WordPress, pros and cons

Examples of practice, How to, Resources, Student as producer 4 Comments

Bulgarian WordPress Camp

I’ve been asked to talk briefly to the pros and cons of WordPress, in the ODLT’s session on the RMIT Digital Ecosystem. Not all the elements of RMIT’s system could fit into a single seminar, so I appreciate the opportunity to talk about a thing that falls outside RMIT, and to quietly point to what we know of a wider realm of practice at DSC.

WordPress is not WordPress.com

The first thing to understand is the difference between WordPress and WordPress.com. WordPress is a content management system that is free software. WordPress.com is a blog/website hosting service using the WordPress content management system.

WordPress.com is simple but limited

Setting up and managing a blog and website using WordPress.com is relatively simple, but with that simplicity comes limitations. You can create pages and sub pages, menus, add and embed media, set up number of widgets and extensions, customise the design based on the layout template you choose, and register a domain name of your own. You generally can’t customise or extend your site beyond these things though, and many more advanced web publishers soon feel frustrated by them and want to try managing their own installation of WordPress.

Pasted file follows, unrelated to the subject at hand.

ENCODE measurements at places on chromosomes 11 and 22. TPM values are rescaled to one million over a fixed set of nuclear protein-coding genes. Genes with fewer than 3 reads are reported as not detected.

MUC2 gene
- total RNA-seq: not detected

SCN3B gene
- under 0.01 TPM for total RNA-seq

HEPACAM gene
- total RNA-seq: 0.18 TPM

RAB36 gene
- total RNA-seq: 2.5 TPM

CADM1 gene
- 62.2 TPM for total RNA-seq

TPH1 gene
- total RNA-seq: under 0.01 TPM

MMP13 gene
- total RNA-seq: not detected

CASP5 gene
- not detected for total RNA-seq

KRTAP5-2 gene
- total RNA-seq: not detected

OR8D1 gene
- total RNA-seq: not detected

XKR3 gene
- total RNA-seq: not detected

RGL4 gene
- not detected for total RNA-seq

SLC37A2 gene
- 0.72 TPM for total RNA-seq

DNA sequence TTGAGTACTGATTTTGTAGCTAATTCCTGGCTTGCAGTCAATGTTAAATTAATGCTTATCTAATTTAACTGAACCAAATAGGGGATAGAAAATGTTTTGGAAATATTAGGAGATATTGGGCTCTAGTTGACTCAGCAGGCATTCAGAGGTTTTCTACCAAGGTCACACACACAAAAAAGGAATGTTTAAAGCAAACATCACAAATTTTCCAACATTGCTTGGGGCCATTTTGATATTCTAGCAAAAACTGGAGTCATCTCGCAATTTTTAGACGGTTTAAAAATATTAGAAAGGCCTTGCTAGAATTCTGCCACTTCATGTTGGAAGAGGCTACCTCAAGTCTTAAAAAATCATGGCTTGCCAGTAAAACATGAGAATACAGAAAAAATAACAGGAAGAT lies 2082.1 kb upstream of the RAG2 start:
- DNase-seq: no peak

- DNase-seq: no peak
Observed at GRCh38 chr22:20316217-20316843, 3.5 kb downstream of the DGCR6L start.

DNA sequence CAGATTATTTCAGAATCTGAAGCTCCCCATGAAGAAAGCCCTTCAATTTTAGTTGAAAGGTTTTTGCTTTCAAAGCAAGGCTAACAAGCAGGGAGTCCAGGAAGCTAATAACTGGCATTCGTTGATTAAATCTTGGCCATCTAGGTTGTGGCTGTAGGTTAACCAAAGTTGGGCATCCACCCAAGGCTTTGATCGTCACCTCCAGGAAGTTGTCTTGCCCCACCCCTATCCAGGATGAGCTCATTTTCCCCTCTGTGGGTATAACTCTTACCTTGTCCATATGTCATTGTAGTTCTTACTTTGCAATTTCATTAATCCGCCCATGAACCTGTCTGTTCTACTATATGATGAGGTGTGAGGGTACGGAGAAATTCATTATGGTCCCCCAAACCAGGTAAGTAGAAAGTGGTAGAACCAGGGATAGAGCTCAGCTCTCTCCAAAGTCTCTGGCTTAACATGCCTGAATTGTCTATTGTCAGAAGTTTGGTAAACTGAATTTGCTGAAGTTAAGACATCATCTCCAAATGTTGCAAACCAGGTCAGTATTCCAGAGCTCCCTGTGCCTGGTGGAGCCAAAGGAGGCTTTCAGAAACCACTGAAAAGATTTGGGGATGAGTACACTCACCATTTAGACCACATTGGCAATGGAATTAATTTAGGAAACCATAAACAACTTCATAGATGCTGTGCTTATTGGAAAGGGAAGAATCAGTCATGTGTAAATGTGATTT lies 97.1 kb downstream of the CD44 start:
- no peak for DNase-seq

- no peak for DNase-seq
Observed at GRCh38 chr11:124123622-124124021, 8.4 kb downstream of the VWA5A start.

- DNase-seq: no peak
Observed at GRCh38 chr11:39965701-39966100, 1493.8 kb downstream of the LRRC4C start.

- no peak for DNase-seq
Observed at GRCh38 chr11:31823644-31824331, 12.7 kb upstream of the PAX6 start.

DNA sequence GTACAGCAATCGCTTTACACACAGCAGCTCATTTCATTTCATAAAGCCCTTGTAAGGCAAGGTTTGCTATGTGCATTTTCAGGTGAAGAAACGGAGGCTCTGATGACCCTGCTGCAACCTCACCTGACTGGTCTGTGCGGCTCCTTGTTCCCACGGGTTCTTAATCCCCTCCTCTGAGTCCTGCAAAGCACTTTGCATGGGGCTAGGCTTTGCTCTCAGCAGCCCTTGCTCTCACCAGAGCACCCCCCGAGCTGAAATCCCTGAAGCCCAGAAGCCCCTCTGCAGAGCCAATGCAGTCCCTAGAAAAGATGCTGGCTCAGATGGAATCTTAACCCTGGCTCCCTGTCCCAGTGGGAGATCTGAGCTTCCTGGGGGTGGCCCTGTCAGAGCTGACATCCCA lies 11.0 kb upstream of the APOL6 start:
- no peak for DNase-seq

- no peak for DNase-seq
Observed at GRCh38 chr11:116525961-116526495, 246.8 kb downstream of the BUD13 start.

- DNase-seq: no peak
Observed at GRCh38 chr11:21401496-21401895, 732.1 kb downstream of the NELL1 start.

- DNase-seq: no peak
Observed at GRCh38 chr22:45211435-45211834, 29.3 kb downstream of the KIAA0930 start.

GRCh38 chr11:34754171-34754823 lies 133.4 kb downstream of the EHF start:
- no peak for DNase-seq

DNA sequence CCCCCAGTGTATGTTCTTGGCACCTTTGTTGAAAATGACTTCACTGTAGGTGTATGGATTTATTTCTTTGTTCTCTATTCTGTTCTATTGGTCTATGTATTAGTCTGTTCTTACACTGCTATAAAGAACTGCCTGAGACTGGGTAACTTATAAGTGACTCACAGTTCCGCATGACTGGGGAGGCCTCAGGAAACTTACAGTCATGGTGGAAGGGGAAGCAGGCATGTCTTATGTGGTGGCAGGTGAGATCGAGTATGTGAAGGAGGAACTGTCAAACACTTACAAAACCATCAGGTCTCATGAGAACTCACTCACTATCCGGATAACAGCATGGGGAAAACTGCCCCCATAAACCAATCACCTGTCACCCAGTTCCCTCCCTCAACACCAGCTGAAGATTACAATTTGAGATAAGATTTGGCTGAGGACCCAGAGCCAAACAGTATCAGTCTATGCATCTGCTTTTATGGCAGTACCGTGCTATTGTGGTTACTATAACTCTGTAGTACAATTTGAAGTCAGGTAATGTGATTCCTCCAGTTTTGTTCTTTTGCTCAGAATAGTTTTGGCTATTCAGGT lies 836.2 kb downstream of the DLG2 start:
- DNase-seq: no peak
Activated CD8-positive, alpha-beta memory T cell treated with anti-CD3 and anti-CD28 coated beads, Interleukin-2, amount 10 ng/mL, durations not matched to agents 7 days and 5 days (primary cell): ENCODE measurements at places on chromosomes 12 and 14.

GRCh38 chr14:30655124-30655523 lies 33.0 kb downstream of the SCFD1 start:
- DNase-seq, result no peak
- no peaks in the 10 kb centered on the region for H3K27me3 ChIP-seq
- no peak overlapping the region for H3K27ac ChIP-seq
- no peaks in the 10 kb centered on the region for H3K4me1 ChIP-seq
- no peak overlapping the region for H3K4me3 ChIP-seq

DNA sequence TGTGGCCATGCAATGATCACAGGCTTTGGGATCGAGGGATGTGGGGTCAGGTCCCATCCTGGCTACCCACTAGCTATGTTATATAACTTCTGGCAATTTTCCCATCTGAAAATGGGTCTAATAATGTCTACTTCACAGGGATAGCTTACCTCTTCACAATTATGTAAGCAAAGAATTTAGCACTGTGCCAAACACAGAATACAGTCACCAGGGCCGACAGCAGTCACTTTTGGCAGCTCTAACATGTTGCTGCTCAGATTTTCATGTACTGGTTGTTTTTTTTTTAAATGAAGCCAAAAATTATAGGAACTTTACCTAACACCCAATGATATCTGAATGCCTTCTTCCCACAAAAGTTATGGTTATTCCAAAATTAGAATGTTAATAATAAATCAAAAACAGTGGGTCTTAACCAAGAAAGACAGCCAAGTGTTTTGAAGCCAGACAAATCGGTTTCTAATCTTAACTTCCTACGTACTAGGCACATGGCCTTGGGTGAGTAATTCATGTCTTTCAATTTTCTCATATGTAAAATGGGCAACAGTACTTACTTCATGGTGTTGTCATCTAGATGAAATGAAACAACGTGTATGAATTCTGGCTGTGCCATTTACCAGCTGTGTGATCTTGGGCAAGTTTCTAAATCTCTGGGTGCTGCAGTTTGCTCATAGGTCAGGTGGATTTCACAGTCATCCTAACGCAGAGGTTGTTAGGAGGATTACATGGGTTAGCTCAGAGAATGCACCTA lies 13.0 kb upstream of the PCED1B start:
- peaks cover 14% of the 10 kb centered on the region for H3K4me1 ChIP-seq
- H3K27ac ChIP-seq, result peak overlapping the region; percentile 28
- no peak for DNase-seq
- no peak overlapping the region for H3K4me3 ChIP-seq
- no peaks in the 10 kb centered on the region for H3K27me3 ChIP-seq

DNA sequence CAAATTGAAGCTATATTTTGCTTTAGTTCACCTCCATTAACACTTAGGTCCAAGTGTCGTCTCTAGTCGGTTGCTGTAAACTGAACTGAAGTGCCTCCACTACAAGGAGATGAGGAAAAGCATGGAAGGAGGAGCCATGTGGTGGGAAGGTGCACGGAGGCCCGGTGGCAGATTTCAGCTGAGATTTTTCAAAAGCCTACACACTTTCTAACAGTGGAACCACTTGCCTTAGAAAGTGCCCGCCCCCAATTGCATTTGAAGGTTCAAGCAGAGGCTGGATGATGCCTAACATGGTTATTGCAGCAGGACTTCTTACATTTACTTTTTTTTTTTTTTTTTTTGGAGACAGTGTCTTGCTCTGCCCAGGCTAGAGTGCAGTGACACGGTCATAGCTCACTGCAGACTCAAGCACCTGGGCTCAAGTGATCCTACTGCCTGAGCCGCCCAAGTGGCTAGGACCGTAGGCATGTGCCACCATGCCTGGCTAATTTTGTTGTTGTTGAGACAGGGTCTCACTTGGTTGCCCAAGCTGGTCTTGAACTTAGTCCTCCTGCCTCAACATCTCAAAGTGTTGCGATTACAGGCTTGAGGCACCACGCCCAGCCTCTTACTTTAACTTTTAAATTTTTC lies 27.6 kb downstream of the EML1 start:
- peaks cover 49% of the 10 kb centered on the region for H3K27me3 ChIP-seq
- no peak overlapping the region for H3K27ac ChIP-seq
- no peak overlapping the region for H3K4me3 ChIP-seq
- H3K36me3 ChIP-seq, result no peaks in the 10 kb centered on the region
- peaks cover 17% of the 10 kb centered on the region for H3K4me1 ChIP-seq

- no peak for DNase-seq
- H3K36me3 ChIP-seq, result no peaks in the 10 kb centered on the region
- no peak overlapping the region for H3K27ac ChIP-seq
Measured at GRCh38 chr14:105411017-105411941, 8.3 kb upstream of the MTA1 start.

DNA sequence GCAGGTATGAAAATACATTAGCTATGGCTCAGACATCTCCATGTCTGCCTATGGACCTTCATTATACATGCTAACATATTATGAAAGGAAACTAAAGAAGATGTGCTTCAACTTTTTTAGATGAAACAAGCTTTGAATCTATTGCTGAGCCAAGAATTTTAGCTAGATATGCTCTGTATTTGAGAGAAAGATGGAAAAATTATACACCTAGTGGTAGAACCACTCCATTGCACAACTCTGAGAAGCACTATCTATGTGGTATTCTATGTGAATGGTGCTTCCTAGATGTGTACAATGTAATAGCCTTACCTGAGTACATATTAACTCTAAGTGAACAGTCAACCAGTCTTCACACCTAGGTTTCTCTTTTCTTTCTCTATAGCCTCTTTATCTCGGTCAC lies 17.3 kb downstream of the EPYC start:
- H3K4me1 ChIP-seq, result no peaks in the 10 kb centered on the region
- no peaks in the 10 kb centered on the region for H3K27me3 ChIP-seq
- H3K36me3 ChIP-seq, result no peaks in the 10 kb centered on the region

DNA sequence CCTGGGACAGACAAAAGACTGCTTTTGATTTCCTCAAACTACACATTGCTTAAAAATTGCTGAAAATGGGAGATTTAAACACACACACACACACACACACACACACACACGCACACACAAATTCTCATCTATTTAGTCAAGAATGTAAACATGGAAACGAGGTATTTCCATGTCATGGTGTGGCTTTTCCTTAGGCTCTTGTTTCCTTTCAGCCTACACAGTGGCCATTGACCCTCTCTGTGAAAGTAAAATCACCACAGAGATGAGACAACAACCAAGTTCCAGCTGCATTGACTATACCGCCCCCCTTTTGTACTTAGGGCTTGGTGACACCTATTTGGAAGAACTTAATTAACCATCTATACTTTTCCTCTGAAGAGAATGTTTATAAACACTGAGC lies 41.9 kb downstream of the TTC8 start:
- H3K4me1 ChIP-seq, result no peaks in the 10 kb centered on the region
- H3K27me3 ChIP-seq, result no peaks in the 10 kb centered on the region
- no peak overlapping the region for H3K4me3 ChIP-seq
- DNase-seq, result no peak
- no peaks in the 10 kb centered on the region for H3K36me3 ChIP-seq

Help for WordPress is a bit split up

It is in this difference between WordPress and WordPress.com that the biggest problem with using WordPress.com is found. The plethora of help resources spread across the web are spilt between help for managing your own installation of WordPress, or help in using WordPress.com services. They are different, but similar enough to frustrate everyone. If you’re using WordPress.com its better to stay within their help resources as much as possible.

You’ll end up doing more, running your own WordPress

Running your own installation of WordPress is more complicated than simply using WordPress.com services. Most people start with the .com service, and some decide to manage their own installation. While significant gains in flexibility, design and extended features can be found, along with those come significant overheads in managing and maintaining the installation.

 

Featured image: Wordcamp Bulgaria by Margarit Ralev on Wikimedia Commons

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4 Comments on “WordPress, pros and cons”

  1. Can you outline the university policy on using wordpress . It has been pointed out to me that if a site is an RMIT site and uses the RMIT logo then it must be in the RMIT environment) I note that this DSC site is a WordPress site and includes the logo . Any clarification on our useage of WordPress.

    1. Hello Megan,

      Here’s a range of relevant policies and procedures under the banner of RMIT web presence. Of particular relevance is the section on new websites. In that section is the new websites policy. Of note is the Exclusions: “This policy does not apply to: courseware, including scholarly work, student work and learning and teaching materials; websites that have no relationship to RMIT (e.g., personal or private web sites)“.

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